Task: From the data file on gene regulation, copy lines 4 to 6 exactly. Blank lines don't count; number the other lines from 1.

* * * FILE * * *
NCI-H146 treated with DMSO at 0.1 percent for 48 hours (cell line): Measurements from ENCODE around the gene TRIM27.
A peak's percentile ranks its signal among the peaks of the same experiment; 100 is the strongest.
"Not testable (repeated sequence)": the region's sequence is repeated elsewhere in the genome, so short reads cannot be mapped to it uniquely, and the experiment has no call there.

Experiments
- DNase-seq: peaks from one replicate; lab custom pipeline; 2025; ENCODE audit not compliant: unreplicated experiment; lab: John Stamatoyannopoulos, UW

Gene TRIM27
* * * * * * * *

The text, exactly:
Experiments
- DNase-seq: peaks from one replicate; lab custom pipeline; 2025; ENCODE audit not compliant: unreplicated experiment; lab: John Stamatoyannopoulos, UW

Gene TRIM27